Love Thy Keepers (2018)
001Lithium X (2018)
Role: Adam Bird
Das Boot (TV series 2018)
Official Site. Photos. IMDb
The Snowman (2017)
Role: Filip Becker
Release: Oct. 13 2017
Role: Colonel Winnant
Release: May 2017
Chicken/Egg (short film 2016)
Release: Febr. 2017
Role: Henry Howell
Release: 26 April 2016
Agent Carter (TV Series 2016, S.2)
Role: Edwin Jarvis
JamesD’Arcy.net is a non-profit fan website and is not affiliated with James D’Arcy or his representatives.
The Charming Mr. D'Arcy
- Hits: 1019
Having starred in Secret Diary Of A Call Girl, W.E. and Hitchcock, English actor James D’Arcy is now in one of the most star-studded epics of the decade, Cloud Atlas...
“I remember being really young and seeing The Empire Strikes Back and thinking ‘That’s it. They’ve filmed my imagination. How is that possible? I want to be part of this’. We spent every playtime acting out what happened at the end of that film. My friends and I wrote Return Of the Jedi, I swear!”
James D’Arcy fell in love with movies early in life. No wonder the boy has made good! He is currently on a roll too. After parts in Exorcist: The Beginning, Master And Commander: The Far Side Of The World and An American Haunting, D’Arcy became a household name in the UK when he joined the cast of TV’s Secret Diary Of A Call Girl. Starring Billie Piper, the smart, sexy and controversial show was based on the blog of real escort Brooke Magnanti a.k.a. Belle du Jour.
“I’d worked with Billie Piper before and just love her,” he recalls. “She has this quality that’s so rare, in that 16-year-old girls and 96-year-old great grandmothers really like her. But I wasn’t prepared for how many people would come to know me from the series. It’s funny, it really is the one thing I’ve done where people have called me by my character name when I’m walking down the street. People would be calling out ‘Duncan, Duncan!’ and it wouldn’t register so I’d ignore them. Some of them would get quite moody about it!”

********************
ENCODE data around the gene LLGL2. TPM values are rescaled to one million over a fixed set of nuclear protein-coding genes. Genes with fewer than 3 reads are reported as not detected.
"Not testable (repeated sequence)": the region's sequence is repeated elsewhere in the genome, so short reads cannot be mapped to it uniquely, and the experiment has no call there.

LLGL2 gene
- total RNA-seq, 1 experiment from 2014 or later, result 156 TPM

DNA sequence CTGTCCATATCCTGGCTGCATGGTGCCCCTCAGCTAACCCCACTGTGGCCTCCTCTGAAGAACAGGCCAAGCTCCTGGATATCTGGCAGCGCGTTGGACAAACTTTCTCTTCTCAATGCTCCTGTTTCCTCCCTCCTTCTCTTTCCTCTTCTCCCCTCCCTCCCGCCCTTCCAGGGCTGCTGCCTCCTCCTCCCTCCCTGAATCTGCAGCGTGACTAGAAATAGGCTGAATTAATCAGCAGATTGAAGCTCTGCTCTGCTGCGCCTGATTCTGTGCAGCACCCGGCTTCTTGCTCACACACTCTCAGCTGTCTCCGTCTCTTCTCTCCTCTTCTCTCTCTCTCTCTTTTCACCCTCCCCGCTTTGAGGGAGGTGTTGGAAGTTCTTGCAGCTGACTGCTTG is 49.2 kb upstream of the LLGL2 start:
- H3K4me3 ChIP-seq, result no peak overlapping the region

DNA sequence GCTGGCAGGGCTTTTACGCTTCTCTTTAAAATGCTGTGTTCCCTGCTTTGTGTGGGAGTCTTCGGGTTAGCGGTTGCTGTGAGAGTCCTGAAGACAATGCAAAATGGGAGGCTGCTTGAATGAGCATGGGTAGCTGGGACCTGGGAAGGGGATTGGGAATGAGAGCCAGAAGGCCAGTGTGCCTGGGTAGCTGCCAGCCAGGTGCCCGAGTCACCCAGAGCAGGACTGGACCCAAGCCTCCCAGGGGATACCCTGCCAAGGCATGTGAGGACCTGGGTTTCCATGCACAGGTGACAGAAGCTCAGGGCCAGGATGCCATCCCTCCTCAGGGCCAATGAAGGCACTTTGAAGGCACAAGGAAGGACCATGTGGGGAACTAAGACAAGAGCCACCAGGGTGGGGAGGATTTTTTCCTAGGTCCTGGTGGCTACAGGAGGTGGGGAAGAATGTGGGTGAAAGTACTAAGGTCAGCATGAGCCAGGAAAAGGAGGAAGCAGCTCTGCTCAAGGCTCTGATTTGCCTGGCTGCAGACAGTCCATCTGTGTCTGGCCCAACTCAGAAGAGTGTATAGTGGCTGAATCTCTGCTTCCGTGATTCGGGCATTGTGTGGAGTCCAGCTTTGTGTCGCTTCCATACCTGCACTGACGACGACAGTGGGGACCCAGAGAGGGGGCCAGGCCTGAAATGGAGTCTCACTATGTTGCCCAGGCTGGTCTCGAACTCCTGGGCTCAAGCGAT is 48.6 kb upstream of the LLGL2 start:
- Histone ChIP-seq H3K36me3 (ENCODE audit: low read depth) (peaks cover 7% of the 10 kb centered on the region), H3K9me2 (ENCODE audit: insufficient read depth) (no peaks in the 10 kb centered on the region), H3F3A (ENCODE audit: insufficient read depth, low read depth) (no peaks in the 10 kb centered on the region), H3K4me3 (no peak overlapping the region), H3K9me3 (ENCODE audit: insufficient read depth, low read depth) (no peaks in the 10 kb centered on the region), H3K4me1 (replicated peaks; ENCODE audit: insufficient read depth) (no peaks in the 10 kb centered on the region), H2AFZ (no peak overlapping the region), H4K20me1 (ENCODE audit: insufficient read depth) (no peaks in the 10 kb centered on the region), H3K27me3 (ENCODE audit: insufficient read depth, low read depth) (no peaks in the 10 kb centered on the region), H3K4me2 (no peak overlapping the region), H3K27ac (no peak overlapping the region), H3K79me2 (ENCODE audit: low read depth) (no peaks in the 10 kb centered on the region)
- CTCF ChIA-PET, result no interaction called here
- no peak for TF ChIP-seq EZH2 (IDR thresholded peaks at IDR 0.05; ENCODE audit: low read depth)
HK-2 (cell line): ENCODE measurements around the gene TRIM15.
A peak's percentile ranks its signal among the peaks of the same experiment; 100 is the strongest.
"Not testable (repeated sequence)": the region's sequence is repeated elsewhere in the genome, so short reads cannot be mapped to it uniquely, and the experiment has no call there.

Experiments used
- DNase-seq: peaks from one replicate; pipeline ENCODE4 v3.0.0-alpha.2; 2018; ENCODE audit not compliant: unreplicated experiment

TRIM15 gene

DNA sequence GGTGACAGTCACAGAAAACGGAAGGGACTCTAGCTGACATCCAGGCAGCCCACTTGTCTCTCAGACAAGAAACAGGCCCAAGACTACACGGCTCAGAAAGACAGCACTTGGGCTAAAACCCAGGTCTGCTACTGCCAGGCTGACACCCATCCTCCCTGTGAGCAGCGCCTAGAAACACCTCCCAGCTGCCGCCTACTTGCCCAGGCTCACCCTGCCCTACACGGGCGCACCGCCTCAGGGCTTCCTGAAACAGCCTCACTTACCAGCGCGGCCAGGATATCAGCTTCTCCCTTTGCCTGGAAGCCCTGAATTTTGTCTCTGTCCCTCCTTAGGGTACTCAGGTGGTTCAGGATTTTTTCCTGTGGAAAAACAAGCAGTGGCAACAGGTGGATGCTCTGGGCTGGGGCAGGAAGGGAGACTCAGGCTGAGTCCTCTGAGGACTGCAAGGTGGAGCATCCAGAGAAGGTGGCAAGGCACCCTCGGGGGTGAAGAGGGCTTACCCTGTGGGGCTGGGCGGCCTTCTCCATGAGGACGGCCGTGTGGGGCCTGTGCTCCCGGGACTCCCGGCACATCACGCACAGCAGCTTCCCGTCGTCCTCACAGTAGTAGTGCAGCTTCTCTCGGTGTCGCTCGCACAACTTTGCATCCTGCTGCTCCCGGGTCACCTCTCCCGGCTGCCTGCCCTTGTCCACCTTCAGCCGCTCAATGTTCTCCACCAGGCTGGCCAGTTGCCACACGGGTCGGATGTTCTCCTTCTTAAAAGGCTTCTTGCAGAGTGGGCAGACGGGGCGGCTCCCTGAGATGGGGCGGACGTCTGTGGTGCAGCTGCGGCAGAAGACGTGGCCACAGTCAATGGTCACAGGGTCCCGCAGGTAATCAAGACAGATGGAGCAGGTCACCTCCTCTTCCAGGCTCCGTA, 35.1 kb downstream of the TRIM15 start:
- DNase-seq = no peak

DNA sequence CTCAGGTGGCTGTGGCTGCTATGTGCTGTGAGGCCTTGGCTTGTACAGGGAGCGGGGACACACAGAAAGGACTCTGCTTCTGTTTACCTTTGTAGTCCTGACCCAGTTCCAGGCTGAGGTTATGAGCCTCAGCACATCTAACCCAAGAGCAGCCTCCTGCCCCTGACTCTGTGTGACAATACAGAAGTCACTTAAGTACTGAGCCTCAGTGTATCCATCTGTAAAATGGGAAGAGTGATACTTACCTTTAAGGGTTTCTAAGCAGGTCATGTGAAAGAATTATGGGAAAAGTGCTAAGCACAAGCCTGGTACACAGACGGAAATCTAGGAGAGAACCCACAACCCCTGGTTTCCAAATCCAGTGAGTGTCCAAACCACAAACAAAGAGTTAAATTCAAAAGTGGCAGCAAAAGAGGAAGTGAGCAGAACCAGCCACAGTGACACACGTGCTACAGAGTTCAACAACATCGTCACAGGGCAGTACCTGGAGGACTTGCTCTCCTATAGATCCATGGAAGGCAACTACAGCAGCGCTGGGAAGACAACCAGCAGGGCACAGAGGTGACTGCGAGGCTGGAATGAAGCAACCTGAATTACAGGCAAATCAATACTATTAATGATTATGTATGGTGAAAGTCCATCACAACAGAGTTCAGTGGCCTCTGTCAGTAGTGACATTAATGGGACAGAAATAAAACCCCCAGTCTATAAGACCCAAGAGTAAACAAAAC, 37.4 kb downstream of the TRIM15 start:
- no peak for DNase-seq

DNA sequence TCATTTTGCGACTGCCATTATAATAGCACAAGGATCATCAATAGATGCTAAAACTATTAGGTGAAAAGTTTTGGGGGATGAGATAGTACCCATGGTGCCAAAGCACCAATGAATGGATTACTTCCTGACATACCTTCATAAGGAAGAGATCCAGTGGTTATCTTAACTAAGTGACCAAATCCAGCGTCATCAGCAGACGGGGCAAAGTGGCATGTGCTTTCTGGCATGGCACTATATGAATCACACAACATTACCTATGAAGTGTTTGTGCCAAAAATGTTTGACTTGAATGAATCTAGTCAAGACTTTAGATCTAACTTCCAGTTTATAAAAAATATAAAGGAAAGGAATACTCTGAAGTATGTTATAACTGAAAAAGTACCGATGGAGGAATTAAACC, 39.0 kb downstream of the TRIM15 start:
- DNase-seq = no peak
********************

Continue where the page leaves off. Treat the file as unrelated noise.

Playing King Edward VIII in 2011’s W.E. did not inspire the same level of attention. Madonna’s largely self-financed directorial debut, the film was a commercial and critical disaster. The press, of course, was only too happy to indulge in snarky personal attacks on Madge.
“I knew when the film came out it would be all about her, because she’s possibly the most famous woman on the planet. It was never going to be about the movie. How could it be? She’s too big of an icon for her not to be the focus of attention. But I was never going to let that stop me being involved in the project. When I met her, she was so smart and educated and prepared on the subject that I knew it would be the hugely enjoyable experience that it turned out to be. Not being the main focus of the reviews wasn’t a big price to pay.”
The past year has seen D’Arcy work with more of Hollywood’s elite, including Anthony Hopkins in Hitchcock and, of course, an array of stars in the ambitious Cloud Atlas, directed by the Wachowskis (Lana and Andy) and Tom Twyker. Starring alongside Tom Hanks, Hugh Grant, Susan Sarandon, Halle Berry, Jim Broadbent, Ben Whishaw and Hugo Weaving, D’Arcy plays both a nuclear scientist pining for a long lost love, and an enigmatic Archivist in a futuristic Neo Seoul in Korea. Never mind the incredible cast, though: D’Arcy says it was a rare privilege to collaborate with such inspiring directors.
“Lana is incredible. Have you seen her speech?” he asks, referring to the transgender director’s stirring address at the 2012 Human Rights Campaign gala, where she wittily and emotively spoke of her coming-out experience. “She’s pretty amazing – warm and inspirational. And Andy is all jokes, while Tom is so kind. They all have the exact same style of directing too. They’re so in tune. It was like working with one person.”
D’Arcy admits he found watching Cloud Atlas a hugely emotive experience; the theme of interconnectedness through time, place and culture awe-inspiring.
“It’s mindboggling,” he beams. “I felt so excited and invigorated by the possibility that everything we do has an implication, even a small implication. And my life suddenly felt like it had some meaning, which is something you don’t always experience. And I was really struck by the beauty of that. I came out of it and it made me want to be a better person. ‘The movie made me want to be a better person’. Oh God, that sounds like such a cheesy tagline, doesn’t it? ‘Go see this film, it’ll make you want to be a better person!’”
Cloud Atlas is in cinemas now. We hear it’ll make you be a better person.